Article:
At a minimum, therefore, we have to insist that any subsequent agreement by the ASP to amend the Rome Statute must be consistent with Article 121. If not, Article 121 is irrelevant and the ASP has virtually unlimited power to amend the Rome Statute. The ASP could, for example, adopt an immediately binding subsequent agreement that “otherwise provided” negligence as the mens rea of any war crime or crime against humanity that did not specifically require intent. Such an amendment would neither directly contradict the text of the Rome Statute nor frustrate its object and purpose of preventing impunity. (Indeed, it would promote the latter.)
I assume Marko would agree with this analysis. But again, in that case I cannot see how the understandings can be valid unless they are part of an implicit amendment to Article 21 or to Article 9 and thus subject to the 7/8 requirement in Article 121(4). And the Review Conference has given no indication that the requirement applies to the understandings.
Finally, I want to flag another issue — the curious relationship between the understandings and the infamous “opt-out” provision in new Article 15bis:
4. The Court may, in accordance with article 12, exercise jurisdiction over a crime of aggression, arising from an act of aggression committed by a State Party, unless that State Party has previously declared that it does not accept such jurisdiction by lodging a declaration with the Registrar. The withdrawal of such a declaration may be effected at any time and shall be considered by the State Party within three years.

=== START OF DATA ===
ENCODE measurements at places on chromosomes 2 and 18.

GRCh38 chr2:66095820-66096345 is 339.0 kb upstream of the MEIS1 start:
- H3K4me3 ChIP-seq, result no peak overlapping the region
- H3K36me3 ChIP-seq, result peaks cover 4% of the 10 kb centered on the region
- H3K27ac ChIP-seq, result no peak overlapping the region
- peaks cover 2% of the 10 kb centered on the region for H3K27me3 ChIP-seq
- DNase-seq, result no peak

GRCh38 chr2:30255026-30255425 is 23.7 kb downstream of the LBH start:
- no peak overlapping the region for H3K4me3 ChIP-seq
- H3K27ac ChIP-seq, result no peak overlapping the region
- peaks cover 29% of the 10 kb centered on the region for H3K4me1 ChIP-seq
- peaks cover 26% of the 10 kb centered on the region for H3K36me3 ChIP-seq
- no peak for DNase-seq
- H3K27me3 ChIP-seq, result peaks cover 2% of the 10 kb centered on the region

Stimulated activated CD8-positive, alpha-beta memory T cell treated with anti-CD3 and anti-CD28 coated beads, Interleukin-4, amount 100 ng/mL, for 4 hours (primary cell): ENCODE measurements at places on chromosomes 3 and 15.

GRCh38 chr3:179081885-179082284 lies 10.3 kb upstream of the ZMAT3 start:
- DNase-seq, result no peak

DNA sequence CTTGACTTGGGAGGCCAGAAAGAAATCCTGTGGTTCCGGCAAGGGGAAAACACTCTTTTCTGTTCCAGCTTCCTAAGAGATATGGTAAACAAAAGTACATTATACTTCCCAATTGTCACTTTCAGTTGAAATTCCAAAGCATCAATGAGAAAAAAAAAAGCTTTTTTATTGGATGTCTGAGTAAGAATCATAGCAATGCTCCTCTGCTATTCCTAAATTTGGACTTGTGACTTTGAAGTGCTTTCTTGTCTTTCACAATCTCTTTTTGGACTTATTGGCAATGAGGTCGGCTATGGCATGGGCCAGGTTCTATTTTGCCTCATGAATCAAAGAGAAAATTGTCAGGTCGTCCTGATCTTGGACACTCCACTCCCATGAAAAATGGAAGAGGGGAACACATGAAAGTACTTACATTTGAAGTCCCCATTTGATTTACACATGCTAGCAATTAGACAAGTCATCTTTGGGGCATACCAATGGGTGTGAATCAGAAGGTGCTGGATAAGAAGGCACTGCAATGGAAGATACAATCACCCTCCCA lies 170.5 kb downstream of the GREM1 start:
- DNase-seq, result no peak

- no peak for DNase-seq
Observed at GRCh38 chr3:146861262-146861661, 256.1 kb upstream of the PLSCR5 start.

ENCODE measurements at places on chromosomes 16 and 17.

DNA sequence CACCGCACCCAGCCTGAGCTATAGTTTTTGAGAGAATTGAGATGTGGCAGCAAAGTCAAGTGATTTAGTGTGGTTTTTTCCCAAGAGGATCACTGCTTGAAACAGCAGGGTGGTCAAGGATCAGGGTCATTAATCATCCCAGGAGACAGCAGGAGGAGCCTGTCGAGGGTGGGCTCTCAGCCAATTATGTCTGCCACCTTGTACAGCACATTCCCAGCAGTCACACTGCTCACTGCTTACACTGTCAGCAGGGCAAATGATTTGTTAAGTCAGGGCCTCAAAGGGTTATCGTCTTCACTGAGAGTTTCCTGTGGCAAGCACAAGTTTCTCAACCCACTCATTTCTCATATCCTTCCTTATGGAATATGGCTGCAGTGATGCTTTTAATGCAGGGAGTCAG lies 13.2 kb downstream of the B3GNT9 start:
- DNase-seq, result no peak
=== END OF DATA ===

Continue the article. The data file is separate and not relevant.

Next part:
If a State Party opts-out of the crime of aggression, does it thereby opt-out of the understandings, as well? Although understanding seven would be irrelevant for an opting-out State Party, the same cannot be said of understandings four and five:
4. It is understood that the amendments that address the definition of the act of aggression and the crime of aggression do so for the purpose of this Statute only. The amendments shall, in accordance with article 10 of the Rome Statute, not be interpreted as limiting or prejudicing in any way existing or developing rules of international law for purposes other than this Statute.
5. It is understood that the amendments shall not be interpreted as creating the right or obligation to exercise domestic jurisdiction with respect to an act of aggression committed by another State.
Those understandings seem designed to prevent the new definition of aggression from being accepted as custom and to inhibit domestic prosecutions of the crime. Presumably, then, a State Party that opts out of aggression pursuant to new Article 15bis(4) is not in any way bound by understandings four and five. (Which is not simply an academic question. A State Party that does not believe aggression should be prosecuted by an international tribunal — such as those who agree with Dapo Akande’s consent argument — may still favor a robust regime of domestic prosecution, perhaps even including universal jurisdiction over aggression.) What other interpretation is possible? I see no rationale for the idea that opting-out States Parties are bound by the understandings but not bound by the crime of aggression itself.
Readers — your thoughts?